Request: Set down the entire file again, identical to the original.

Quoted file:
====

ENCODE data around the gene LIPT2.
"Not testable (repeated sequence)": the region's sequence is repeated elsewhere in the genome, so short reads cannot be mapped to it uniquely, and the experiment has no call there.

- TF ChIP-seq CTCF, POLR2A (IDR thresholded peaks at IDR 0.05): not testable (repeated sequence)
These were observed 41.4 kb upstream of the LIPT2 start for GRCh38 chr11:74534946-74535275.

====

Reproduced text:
ENCODE data around the gene LIPT2.
"Not testable (repeated sequence)": the region's sequence is repeated elsewhere in the genome, so short reads cannot be mapped to it uniquely, and the experiment has no call there.

- TF ChIP-seq CTCF, POLR2A (IDR thresholded peaks at IDR 0.05): not testable (repeated sequence)
These were observed 41.4 kb upstream of the LIPT2 start for GRCh38 chr11:74534946-74535275.